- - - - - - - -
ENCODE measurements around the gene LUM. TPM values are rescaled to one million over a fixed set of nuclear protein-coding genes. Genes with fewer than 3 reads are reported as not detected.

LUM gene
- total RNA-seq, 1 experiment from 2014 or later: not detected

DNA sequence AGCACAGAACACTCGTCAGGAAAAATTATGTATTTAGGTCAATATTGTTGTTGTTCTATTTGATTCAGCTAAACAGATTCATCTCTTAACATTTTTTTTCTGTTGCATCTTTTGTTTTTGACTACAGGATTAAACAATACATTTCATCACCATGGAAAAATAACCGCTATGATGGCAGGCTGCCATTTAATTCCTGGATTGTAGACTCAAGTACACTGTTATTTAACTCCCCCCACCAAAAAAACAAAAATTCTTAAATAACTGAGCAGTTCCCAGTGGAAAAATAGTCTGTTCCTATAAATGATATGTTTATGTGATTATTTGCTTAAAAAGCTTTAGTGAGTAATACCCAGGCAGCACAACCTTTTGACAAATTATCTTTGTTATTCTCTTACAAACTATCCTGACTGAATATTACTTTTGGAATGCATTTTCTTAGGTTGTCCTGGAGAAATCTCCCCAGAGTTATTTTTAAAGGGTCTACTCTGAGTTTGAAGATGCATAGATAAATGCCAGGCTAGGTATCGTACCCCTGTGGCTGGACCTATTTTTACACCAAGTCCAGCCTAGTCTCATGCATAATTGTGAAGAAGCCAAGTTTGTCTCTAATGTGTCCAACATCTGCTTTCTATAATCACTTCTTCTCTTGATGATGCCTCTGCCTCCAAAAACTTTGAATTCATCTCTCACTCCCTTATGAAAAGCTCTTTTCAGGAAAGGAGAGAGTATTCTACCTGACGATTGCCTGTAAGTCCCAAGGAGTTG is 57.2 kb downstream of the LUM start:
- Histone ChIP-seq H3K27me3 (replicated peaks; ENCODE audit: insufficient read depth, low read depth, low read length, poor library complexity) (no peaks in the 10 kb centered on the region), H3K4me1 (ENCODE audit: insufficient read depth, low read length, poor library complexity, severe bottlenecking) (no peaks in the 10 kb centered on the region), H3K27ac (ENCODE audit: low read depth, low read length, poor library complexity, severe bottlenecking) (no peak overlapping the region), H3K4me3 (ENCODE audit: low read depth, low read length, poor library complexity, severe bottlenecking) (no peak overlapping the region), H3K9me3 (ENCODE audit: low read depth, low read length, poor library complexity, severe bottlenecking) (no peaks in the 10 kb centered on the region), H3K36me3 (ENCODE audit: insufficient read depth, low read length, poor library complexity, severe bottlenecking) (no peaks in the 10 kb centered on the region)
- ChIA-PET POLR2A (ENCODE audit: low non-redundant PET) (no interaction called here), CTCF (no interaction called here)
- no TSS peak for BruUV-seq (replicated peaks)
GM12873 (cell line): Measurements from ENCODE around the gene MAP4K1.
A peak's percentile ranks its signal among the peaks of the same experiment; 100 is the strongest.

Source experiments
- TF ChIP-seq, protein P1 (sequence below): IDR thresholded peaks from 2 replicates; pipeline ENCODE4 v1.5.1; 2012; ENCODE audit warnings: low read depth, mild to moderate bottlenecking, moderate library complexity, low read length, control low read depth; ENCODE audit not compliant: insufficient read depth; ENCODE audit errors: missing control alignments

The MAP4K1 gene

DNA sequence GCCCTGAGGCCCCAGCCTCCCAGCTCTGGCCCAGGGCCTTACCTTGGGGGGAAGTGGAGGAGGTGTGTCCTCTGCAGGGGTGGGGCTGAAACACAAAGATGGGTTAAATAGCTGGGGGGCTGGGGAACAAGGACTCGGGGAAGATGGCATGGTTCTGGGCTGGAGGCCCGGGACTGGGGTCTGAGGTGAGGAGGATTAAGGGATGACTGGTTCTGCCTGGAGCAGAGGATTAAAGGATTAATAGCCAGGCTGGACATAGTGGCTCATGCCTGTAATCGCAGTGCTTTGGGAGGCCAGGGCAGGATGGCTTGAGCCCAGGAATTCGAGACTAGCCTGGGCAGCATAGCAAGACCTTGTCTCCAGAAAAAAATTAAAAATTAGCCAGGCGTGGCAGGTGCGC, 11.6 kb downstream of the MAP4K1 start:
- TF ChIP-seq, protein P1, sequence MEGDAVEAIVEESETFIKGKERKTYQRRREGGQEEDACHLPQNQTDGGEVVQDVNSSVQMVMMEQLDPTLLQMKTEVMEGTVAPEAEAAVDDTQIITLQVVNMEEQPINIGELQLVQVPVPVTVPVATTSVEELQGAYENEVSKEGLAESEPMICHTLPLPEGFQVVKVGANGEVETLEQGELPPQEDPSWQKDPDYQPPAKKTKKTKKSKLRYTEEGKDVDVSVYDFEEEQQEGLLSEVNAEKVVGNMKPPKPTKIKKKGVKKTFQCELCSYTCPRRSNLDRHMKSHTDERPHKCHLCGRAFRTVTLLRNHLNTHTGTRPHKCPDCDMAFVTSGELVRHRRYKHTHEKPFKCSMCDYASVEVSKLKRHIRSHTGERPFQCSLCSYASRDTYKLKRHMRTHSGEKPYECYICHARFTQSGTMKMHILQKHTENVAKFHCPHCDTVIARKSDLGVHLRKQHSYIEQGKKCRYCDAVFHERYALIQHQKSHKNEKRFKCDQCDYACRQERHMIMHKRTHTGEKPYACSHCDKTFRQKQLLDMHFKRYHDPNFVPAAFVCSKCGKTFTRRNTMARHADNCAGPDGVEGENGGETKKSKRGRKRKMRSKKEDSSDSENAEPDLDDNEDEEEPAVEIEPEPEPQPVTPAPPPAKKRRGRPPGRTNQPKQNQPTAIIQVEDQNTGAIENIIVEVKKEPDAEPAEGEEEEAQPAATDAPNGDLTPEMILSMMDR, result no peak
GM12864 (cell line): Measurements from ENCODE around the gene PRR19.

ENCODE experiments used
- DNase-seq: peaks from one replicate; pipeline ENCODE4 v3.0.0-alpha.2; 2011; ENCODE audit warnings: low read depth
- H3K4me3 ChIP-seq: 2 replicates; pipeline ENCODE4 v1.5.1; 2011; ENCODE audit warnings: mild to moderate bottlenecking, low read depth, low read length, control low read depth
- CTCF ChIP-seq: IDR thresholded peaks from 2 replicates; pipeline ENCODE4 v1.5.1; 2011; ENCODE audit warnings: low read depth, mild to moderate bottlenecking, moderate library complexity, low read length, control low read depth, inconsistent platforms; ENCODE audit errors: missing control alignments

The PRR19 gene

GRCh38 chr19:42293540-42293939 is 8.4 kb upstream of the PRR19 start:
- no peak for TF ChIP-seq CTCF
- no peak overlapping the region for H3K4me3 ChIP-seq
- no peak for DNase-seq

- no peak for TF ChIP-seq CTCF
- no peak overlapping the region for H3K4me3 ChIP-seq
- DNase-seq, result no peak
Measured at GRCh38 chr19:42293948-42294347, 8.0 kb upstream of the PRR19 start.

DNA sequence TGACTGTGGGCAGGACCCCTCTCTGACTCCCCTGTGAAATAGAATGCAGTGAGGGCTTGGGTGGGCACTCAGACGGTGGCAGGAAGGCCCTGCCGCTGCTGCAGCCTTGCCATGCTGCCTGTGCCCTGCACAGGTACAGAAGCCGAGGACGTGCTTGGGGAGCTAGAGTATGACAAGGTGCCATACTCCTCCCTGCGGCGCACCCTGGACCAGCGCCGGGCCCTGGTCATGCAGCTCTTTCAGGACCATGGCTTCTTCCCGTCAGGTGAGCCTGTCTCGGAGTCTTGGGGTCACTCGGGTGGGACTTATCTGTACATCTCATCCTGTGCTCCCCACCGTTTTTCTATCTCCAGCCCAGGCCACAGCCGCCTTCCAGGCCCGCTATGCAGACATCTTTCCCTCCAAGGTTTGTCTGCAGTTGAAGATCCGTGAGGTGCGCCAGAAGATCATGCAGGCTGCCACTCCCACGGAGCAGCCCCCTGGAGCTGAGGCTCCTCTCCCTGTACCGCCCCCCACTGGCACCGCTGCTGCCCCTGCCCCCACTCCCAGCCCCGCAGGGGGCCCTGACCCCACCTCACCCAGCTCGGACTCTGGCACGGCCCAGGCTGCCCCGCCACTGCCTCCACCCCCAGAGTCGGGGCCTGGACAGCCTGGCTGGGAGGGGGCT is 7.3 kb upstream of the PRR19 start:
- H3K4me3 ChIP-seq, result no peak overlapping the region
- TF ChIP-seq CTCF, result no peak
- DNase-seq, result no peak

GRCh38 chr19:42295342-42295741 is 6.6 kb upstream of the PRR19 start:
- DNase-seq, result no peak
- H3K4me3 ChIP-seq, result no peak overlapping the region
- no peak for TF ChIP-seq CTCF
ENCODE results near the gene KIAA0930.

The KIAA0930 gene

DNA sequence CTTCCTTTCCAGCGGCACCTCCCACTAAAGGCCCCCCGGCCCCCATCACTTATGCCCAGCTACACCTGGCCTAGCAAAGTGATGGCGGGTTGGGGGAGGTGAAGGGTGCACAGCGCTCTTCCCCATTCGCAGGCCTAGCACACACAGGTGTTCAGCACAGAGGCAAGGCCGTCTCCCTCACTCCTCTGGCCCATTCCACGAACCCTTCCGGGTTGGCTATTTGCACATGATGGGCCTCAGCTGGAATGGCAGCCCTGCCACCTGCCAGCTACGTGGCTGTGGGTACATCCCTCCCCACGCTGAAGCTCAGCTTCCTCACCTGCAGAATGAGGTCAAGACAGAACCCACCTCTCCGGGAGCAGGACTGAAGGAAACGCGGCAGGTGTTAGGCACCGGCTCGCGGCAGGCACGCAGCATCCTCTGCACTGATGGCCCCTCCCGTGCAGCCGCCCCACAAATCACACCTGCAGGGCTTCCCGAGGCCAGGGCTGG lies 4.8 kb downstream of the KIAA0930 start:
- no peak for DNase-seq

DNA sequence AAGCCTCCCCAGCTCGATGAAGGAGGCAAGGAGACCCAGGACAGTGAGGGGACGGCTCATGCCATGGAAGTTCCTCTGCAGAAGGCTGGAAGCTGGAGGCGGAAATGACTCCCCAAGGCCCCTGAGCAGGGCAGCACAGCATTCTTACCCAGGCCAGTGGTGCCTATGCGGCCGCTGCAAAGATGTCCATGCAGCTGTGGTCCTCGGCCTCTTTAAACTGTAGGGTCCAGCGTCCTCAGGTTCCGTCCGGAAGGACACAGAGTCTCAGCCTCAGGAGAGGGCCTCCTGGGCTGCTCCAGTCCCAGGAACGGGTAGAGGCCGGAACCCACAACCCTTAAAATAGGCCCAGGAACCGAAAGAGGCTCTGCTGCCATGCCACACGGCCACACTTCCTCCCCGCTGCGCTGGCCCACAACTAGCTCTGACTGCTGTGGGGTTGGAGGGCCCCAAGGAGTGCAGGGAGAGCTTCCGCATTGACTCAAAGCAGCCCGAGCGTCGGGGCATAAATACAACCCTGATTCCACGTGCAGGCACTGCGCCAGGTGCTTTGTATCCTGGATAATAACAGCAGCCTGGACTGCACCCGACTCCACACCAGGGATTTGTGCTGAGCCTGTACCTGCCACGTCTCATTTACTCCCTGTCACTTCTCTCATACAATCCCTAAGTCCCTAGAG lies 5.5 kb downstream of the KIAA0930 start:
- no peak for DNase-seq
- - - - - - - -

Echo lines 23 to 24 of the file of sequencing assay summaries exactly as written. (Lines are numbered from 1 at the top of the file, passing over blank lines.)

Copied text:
- no peak overlapping the region for H3K4me3 ChIP-seq
- no peak for DNase-seq